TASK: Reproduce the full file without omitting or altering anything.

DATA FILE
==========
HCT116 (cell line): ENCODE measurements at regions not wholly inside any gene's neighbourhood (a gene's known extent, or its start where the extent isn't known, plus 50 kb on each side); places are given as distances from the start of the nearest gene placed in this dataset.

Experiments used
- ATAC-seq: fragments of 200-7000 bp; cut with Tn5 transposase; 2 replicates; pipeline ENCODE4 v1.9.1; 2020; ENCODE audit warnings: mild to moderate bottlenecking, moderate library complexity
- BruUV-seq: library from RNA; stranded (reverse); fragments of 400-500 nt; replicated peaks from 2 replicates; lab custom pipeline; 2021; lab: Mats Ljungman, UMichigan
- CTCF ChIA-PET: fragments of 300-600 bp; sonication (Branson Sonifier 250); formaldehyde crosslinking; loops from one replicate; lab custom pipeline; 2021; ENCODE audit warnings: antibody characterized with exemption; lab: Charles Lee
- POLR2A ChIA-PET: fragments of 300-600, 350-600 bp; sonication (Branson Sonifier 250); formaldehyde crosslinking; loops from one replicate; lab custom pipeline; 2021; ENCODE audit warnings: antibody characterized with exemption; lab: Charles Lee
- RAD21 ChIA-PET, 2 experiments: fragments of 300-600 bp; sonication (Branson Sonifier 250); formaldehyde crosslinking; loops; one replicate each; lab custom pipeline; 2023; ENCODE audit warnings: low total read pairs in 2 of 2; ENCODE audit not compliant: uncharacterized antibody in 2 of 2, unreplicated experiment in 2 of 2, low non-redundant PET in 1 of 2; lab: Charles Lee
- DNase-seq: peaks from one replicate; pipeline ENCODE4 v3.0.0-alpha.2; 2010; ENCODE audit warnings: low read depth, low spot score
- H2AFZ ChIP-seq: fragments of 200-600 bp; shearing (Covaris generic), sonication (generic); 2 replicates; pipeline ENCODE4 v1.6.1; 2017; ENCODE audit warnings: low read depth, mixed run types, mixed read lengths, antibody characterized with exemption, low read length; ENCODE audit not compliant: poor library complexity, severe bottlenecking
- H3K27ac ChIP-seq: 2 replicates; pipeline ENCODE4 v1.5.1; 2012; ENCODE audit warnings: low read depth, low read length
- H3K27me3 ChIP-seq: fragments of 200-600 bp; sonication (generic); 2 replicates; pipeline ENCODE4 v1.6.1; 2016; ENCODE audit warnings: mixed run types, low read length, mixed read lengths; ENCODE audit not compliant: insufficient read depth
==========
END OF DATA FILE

HCT116 (cell line): ENCODE measurements at regions not wholly inside any gene's neighbourhood (a gene's known extent, or its start where the extent isn't known, plus 50 kb on each side); places are given as distances from the start of the nearest gene placed in this dataset.

Experiments used
- ATAC-seq: fragments of 200-7000 bp; cut with Tn5 transposase; 2 replicates; pipeline ENCODE4 v1.9.1; 2020; ENCODE audit warnings: mild to moderate bottlenecking, moderate library complexity
- BruUV-seq: library from RNA; stranded (reverse); fragments of 400-500 nt; replicated peaks from 2 replicates; lab custom pipeline; 2021; lab: Mats Ljungman, UMichigan
- CTCF ChIA-PET: fragments of 300-600 bp; sonication (Branson Sonifier 250); formaldehyde crosslinking; loops from one replicate; lab custom pipeline; 2021; ENCODE audit warnings: antibody characterized with exemption; lab: Charles Lee
- POLR2A ChIA-PET: fragments of 300-600, 350-600 bp; sonication (Branson Sonifier 250); formaldehyde crosslinking; loops from one replicate; lab custom pipeline; 2021; ENCODE audit warnings: antibody characterized with exemption; lab: Charles Lee
- RAD21 ChIA-PET, 2 experiments: fragments of 300-600 bp; sonication (Branson Sonifier 250); formaldehyde crosslinking; loops; one replicate each; lab custom pipeline; 2023; ENCODE audit warnings: low total read pairs in 2 of 2; ENCODE audit not compliant: uncharacterized antibody in 2 of 2, unreplicated experiment in 2 of 2, low non-redundant PET in 1 of 2; lab: Charles Lee
- DNase-seq: peaks from one replicate; pipeline ENCODE4 v3.0.0-alpha.2; 2010; ENCODE audit warnings: low read depth, low spot score
- H2AFZ ChIP-seq: fragments of 200-600 bp; shearing (Covaris generic), sonication (generic); 2 replicates; pipeline ENCODE4 v1.6.1; 2017; ENCODE audit warnings: low read depth, mixed run types, mixed read lengths, antibody characterized with exemption, low read length; ENCODE audit not compliant: poor library complexity, severe bottlenecking
- H3K27ac ChIP-seq: 2 replicates; pipeline ENCODE4 v1.5.1; 2012; ENCODE audit warnings: low read depth, low read length
- H3K27me3 ChIP-seq: fragments of 200-600 bp; sonication (generic); 2 replicates; pipeline ENCODE4 v1.6.1; 2016; ENCODE audit warnings: mixed run types, low read length, mixed read lengths; ENCODE audit not compliant: insufficient read depth